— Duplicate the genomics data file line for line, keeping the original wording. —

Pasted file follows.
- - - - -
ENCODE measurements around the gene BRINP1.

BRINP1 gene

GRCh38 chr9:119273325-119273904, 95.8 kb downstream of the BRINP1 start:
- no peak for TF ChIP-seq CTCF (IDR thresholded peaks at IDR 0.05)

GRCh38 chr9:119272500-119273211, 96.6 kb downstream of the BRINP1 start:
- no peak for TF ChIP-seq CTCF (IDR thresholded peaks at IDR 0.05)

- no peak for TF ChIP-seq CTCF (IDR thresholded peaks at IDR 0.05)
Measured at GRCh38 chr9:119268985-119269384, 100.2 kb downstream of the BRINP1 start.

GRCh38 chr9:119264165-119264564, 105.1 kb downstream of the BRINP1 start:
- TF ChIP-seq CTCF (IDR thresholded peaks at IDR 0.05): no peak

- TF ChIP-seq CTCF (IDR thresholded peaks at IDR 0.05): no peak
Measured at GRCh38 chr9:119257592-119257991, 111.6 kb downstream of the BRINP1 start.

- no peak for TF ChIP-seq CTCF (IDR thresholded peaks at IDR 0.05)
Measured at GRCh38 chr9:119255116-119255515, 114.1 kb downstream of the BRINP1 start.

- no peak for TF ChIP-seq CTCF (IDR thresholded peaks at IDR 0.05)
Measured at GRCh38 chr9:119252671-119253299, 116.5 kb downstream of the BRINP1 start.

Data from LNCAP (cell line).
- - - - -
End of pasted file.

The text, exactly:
ENCODE measurements around the gene BRINP1.

BRINP1 gene

GRCh38 chr9:119273325-119273904, 95.8 kb downstream of the BRINP1 start:
- no peak for TF ChIP-seq CTCF (IDR thresholded peaks at IDR 0.05)

GRCh38 chr9:119272500-119273211, 96.6 kb downstream of the BRINP1 start:
- no peak for TF ChIP-seq CTCF (IDR thresholded peaks at IDR 0.05)

- no peak for TF ChIP-seq CTCF (IDR thresholded peaks at IDR 0.05)
Measured at GRCh38 chr9:119268985-119269384, 100.2 kb downstream of the BRINP1 start.

GRCh38 chr9:119264165-119264564, 105.1 kb downstream of the BRINP1 start:
- TF ChIP-seq CTCF (IDR thresholded peaks at IDR 0.05): no peak

- TF ChIP-seq CTCF (IDR thresholded peaks at IDR 0.05): no peak
Measured at GRCh38 chr9:119257592-119257991, 111.6 kb downstream of the BRINP1 start.

- no peak for TF ChIP-seq CTCF (IDR thresholded peaks at IDR 0.05)
Measured at GRCh38 chr9:119255116-119255515, 114.1 kb downstream of the BRINP1 start.

- no peak for TF ChIP-seq CTCF (IDR thresholded peaks at IDR 0.05)
Measured at GRCh38 chr9:119252671-119253299, 116.5 kb downstream of the BRINP1 start.

Data from LNCAP (cell line).